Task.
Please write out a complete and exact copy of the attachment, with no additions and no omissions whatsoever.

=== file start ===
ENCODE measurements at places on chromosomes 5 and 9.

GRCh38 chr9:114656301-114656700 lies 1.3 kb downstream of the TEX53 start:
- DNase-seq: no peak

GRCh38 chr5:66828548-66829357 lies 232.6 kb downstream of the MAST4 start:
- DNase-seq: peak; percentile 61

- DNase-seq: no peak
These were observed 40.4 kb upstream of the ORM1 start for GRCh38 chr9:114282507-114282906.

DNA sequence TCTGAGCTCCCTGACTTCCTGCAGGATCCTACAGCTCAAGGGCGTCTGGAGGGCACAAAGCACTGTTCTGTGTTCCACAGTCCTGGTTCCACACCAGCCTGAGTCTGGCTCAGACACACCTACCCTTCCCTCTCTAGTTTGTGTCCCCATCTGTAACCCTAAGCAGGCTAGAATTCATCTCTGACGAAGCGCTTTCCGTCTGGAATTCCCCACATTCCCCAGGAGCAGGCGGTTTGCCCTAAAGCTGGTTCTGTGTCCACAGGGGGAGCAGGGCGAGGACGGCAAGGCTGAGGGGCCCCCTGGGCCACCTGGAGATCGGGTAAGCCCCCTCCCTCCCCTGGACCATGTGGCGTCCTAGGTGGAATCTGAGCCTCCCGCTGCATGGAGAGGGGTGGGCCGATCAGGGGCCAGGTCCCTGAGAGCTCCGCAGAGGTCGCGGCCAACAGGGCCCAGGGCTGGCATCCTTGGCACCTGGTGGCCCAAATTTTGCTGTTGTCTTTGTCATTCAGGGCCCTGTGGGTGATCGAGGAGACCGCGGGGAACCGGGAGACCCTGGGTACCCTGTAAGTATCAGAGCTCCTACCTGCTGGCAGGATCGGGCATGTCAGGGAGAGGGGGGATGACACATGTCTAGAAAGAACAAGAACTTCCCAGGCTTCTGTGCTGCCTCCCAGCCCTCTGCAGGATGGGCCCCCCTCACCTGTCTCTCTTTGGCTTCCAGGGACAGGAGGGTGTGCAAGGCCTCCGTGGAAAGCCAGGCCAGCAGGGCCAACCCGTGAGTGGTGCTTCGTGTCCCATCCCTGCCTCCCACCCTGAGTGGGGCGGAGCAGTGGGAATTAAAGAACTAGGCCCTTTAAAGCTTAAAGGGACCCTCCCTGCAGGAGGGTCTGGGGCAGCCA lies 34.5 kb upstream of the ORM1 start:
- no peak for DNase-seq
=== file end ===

ENCODE measurements at places on chromosomes 5 and 9.

GRCh38 chr9:114656301-114656700 lies 1.3 kb downstream of the TEX53 start:
- DNase-seq: no peak

GRCh38 chr5:66828548-66829357 lies 232.6 kb downstream of the MAST4 start:
- DNase-seq: peak; percentile 61

- DNase-seq: no peak
These were observed 40.4 kb upstream of the ORM1 start for GRCh38 chr9:114282507-114282906.

DNA sequence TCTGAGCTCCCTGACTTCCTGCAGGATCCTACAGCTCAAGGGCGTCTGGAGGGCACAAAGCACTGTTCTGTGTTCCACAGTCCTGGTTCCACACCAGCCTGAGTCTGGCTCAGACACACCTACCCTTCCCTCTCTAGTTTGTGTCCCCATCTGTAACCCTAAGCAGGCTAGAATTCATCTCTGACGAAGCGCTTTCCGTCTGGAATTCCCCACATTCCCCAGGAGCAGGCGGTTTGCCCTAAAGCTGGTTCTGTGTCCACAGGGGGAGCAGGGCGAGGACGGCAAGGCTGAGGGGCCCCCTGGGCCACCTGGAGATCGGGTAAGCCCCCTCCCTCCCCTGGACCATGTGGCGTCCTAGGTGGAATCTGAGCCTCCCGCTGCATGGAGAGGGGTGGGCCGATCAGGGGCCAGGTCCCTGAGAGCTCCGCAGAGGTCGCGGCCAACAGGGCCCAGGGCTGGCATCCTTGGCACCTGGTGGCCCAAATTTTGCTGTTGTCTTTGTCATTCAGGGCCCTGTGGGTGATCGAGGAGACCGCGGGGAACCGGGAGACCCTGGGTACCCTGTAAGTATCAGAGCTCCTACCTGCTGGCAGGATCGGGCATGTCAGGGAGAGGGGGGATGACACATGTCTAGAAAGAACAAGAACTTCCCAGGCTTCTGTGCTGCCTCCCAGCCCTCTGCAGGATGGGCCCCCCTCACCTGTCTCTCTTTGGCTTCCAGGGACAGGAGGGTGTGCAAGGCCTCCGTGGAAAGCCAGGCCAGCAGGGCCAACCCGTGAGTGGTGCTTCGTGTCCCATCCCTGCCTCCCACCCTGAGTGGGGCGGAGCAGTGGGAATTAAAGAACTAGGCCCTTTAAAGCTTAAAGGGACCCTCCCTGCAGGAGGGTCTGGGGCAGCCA lies 34.5 kb upstream of the ORM1 start:
- no peak for DNase-seq